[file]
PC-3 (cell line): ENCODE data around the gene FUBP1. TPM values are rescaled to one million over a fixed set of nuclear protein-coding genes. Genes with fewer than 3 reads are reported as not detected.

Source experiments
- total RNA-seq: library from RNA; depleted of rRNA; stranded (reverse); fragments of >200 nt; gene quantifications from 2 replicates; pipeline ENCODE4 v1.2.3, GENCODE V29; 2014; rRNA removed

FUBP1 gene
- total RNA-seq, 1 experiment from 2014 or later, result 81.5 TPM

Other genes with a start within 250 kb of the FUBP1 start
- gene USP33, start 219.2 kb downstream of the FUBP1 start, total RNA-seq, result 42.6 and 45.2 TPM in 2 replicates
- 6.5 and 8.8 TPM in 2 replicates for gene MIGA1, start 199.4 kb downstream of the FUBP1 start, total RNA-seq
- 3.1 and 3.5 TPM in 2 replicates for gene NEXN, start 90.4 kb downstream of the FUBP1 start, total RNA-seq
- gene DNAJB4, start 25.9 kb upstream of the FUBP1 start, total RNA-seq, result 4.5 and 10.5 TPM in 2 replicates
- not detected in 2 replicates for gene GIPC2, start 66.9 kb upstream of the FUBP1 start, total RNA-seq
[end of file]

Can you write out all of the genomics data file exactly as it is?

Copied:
PC-3 (cell line): ENCODE data around the gene FUBP1. TPM values are rescaled to one million over a fixed set of nuclear protein-coding genes. Genes with fewer than 3 reads are reported as not detected.

Source experiments
- total RNA-seq: library from RNA; depleted of rRNA; stranded (reverse); fragments of >200 nt; gene quantifications from 2 replicates; pipeline ENCODE4 v1.2.3, GENCODE V29; 2014; rRNA removed

FUBP1 gene
- total RNA-seq, 1 experiment from 2014 or later, result 81.5 TPM

Other genes with a start within 250 kb of the FUBP1 start
- gene USP33, start 219.2 kb downstream of the FUBP1 start, total RNA-seq, result 42.6 and 45.2 TPM in 2 replicates
- 6.5 and 8.8 TPM in 2 replicates for gene MIGA1, start 199.4 kb downstream of the FUBP1 start, total RNA-seq
- 3.1 and 3.5 TPM in 2 replicates for gene NEXN, start 90.4 kb downstream of the FUBP1 start, total RNA-seq
- gene DNAJB4, start 25.9 kb upstream of the FUBP1 start, total RNA-seq, result 4.5 and 10.5 TPM in 2 replicates
- not detected in 2 replicates for gene GIPC2, start 66.9 kb upstream of the FUBP1 start, total RNA-seq